During this time of social distancing, making a virtual connection is more important than ever. CricketTogether eMentors help students reach their full potential and provide a listening ear and encouragement to those who most need it. Here are some tips to create the most productive, successful eMentoring relationships! Feel free to follow CricketTogether on Facebook for more Mentoring Monday tidbits.
Be a friend
Almost all the mentors in a successful relationship see their role as a friend who supports the youth and helps them to grow and develop, as well as offering gentle guidance as a role model.
Look for ways to encourage your mentees
One of the most important things you can do as a mentor is to help your mentee develop self-esteem and self-confidence. In your correspondence with your mentee, try to include words of affirmation. Here’s a a sampling of the types of words and phrases you can use when appropriate:
- You make me smile.
- You’re so interesting
- I love how your mind works
- That was such a kind thing to do
- You’re the type of friend I wanted when I was your age
- You have such great ideas
- I love how you did not give up
Having fun is not trivial. For youth, having fun and sharing it with an attentive adult carry great weight and meaning. One way to do this while eMentoring is to bring some fun conversations into your letters. Our eMentors find that ‘this or that’ questions spark fun exchanges and help you get to know your mentee better!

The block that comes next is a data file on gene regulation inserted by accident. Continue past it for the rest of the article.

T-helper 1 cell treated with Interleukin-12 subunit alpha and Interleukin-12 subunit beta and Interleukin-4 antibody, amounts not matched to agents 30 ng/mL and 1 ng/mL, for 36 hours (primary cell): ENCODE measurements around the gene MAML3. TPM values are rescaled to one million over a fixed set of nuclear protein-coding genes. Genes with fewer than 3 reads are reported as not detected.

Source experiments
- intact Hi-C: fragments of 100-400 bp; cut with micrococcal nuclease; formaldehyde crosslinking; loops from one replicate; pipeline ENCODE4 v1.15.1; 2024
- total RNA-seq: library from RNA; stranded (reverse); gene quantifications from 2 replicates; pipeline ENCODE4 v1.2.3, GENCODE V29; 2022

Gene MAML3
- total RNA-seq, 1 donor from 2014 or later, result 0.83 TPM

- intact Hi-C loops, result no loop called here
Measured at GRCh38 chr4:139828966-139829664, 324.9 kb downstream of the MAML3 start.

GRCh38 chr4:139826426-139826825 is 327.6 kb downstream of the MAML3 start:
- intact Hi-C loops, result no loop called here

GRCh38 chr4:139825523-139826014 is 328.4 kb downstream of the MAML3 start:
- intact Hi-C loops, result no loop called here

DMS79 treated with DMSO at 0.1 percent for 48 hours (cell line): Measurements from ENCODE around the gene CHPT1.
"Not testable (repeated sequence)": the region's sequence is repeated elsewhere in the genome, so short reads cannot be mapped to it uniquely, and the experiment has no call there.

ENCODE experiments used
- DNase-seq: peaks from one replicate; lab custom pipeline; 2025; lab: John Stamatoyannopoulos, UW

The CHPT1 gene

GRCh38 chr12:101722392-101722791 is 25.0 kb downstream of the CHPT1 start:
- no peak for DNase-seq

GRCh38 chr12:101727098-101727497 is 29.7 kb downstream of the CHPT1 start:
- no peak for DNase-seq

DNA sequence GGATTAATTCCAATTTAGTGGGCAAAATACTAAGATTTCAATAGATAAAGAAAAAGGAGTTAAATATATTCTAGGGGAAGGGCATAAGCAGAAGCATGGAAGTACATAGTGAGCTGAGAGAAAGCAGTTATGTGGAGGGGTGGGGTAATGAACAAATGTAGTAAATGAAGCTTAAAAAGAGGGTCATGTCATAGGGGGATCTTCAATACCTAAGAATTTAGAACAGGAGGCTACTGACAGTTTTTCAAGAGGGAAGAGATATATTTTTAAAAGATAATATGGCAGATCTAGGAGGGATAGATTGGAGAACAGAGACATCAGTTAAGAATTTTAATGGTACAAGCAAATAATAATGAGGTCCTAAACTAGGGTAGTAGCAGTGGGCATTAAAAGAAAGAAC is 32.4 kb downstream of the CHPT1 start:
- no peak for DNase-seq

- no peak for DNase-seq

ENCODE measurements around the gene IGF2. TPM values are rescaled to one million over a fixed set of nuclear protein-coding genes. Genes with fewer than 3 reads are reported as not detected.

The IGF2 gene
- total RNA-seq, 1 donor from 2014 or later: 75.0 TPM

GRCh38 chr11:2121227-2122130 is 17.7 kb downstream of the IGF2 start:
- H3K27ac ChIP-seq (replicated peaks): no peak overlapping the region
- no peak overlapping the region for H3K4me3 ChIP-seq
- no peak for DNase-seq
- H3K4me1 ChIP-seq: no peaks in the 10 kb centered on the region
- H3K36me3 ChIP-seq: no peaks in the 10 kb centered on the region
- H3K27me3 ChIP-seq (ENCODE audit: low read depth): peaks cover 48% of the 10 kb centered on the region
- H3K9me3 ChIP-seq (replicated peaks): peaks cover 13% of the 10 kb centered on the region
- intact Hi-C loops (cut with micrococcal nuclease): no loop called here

Let your mentee control the conversation
Give your mentee control over what the two of you talk about—and how you talk about it! One way to do this in eMentoring is to be attentive to the topics your mentee raises in their letters. One of our eMentors in Maryland keeps a sticky note of “What’s important to my mentee?” and purposefully circles back to those topics, events or things that the mentee has shared in past correspondence!
Build a relationship
As the adult, you are responsible for building the relationship. The beginning of any relationship is often awkward, and mentoring relationships are no exception, so be patient with your mentee and yourself! The first way to build your relationship is to be yourself. Your mentee wants to know about YOU, your interests, your family, your favorite things, any interesting things you’re doing and learning about. There’s no need to impress your pen pal with long stories or big words – just be yourself and write as you’re speaking with a friend.
Then, ask open-ended questions and demonstrate empathy. Just like in regular conversation, it’s important to show interest in learning about your mentee. Asking questions makes it likelier that your mentee will respond faster.
Strong mentoring relationships do lead to positive changes; however, these changes tend to occur indirectly, and they often happen slowly over time. Understand that the feedback and reassurance characteristics of adult-to-adult relationships are often beyond the capacity of youth. At times, some mentors feel unappreciated because they get little or no positive feedback from their mentee. The good news is that you can relax, focus on the whole person, and be there for your mentee without the pressure of focusing on performance or change. And, allow your mentee to share information when they are ready and remind them that they can share without judgement